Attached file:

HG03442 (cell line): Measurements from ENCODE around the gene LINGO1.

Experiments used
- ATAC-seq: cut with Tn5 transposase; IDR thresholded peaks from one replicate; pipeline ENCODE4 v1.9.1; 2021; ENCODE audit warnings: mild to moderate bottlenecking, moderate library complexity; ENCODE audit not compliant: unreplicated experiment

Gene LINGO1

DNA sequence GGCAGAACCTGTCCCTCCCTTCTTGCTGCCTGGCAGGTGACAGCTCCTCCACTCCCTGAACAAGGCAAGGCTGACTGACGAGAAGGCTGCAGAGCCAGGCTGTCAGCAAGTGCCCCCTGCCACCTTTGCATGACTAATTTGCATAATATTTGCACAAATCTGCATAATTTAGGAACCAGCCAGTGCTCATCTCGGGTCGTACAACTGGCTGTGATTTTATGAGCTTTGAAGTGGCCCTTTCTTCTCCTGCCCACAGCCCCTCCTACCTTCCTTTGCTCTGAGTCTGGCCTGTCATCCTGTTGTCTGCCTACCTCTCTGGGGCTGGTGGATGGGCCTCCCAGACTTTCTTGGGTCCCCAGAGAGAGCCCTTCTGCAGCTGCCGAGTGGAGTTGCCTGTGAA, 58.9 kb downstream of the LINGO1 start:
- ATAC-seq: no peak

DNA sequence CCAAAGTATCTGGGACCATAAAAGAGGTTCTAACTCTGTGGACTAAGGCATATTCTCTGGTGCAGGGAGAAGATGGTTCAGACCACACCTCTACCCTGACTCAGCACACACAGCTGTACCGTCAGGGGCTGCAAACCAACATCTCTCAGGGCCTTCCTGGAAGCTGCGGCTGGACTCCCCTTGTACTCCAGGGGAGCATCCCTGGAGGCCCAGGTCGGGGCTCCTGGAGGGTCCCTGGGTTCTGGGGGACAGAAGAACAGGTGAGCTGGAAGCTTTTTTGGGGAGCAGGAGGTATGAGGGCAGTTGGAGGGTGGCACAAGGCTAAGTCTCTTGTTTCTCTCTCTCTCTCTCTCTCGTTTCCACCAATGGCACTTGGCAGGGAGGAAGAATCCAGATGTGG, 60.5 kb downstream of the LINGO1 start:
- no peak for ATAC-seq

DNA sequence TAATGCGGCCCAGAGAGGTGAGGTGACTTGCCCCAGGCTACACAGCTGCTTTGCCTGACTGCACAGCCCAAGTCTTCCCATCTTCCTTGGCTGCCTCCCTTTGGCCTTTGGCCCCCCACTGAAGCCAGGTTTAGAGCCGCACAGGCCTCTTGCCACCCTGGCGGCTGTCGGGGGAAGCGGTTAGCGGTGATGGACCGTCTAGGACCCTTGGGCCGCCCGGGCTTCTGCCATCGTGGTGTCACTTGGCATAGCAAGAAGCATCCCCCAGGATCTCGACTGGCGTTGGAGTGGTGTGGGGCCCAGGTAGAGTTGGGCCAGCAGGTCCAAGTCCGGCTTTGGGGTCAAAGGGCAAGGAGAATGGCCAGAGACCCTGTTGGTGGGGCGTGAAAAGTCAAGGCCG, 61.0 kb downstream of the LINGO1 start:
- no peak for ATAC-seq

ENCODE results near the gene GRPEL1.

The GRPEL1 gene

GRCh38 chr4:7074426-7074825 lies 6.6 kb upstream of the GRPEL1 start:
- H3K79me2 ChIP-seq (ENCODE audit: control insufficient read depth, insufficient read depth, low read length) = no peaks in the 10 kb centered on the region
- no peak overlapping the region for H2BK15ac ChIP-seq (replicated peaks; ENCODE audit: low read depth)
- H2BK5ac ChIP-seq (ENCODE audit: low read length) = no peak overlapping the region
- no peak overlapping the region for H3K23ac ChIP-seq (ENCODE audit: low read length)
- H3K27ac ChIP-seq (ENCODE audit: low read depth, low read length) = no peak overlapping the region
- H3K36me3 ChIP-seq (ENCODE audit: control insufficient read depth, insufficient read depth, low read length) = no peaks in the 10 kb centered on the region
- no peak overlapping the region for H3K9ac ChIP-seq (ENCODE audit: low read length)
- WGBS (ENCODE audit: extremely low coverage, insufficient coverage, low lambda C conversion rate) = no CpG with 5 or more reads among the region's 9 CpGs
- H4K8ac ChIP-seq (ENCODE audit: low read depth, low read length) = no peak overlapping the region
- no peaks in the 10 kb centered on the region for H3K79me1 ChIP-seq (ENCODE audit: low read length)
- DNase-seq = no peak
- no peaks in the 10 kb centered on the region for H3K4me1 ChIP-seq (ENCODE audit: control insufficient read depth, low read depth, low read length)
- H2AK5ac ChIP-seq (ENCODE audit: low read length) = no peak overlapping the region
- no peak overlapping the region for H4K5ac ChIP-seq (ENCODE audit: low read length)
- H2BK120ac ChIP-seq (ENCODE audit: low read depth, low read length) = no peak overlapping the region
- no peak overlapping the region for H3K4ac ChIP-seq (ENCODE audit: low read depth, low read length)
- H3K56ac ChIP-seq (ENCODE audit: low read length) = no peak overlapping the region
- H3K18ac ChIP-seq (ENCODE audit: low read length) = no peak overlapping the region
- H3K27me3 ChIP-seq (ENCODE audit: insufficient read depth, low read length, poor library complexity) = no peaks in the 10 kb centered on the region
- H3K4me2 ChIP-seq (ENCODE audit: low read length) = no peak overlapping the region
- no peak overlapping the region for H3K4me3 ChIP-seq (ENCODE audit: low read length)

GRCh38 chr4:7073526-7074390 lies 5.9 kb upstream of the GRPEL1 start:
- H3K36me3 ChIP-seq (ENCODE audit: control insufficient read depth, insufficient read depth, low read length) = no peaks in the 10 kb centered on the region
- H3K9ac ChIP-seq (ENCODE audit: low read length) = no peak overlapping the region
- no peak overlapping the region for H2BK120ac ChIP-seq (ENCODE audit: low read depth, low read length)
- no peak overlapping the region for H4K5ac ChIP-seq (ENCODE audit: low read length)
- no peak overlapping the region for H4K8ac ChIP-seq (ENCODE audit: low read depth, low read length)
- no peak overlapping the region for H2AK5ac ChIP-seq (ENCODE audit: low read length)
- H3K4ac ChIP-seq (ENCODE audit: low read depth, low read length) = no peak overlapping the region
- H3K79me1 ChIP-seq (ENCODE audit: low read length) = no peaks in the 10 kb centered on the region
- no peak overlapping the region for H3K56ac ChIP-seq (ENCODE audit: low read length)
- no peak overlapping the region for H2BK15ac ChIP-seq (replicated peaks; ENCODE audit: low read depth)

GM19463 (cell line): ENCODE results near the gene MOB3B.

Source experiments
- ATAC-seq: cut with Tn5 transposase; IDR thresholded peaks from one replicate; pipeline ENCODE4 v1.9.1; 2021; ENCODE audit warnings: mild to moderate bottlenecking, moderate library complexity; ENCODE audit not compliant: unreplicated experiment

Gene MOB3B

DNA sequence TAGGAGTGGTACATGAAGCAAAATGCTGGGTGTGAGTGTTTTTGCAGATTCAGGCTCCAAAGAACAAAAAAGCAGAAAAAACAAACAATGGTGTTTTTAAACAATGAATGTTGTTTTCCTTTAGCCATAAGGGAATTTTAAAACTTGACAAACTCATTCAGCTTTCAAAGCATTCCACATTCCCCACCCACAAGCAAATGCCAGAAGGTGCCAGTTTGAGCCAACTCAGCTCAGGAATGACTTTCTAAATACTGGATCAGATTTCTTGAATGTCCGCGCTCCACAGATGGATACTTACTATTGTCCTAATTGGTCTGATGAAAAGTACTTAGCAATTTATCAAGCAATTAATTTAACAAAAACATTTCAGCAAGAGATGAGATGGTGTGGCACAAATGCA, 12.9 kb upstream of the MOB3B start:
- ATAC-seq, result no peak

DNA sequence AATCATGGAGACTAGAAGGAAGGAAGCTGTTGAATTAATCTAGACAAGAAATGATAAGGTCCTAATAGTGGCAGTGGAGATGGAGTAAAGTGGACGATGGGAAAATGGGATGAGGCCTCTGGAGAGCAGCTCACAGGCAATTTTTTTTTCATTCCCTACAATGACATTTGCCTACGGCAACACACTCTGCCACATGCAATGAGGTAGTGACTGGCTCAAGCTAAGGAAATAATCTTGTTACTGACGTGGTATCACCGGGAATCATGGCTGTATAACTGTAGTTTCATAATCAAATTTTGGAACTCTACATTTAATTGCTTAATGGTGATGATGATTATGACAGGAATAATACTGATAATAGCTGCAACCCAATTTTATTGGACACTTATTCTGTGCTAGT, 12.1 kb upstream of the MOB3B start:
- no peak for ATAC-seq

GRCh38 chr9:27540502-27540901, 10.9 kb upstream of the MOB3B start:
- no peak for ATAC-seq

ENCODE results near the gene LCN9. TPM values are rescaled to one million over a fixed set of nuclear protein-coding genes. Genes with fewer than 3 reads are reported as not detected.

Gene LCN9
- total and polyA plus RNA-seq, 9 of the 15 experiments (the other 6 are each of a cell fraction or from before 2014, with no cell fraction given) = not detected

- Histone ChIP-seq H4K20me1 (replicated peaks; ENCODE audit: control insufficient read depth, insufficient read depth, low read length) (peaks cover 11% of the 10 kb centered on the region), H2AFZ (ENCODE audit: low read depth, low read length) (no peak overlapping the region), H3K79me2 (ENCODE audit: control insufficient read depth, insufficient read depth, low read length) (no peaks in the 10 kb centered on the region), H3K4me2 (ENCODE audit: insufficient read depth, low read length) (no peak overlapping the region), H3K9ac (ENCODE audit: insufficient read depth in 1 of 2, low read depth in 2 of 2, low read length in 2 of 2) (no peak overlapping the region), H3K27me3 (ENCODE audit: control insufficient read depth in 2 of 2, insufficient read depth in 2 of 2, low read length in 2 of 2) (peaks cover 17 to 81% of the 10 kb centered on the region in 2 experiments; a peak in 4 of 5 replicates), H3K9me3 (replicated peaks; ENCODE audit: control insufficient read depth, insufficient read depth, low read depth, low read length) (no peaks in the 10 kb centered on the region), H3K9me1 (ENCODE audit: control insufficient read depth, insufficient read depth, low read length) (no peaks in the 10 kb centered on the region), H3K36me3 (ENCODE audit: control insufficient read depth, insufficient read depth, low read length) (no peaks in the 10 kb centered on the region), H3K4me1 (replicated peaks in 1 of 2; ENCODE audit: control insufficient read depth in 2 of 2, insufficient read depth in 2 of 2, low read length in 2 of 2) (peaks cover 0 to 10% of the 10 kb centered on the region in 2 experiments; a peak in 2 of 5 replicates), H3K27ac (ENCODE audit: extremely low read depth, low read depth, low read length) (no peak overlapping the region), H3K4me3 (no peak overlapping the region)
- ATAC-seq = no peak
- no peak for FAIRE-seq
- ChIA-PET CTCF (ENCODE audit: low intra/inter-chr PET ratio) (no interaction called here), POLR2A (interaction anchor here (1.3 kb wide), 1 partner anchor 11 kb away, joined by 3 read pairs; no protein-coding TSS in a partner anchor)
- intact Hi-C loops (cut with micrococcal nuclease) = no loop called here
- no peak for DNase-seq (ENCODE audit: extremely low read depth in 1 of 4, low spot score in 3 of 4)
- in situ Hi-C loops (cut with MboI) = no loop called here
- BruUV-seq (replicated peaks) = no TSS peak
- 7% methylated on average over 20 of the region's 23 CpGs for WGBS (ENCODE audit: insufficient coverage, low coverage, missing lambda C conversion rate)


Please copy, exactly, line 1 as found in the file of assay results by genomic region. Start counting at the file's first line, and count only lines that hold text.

HG03442 (cell line): Measurements from ENCODE around the gene LINGO1.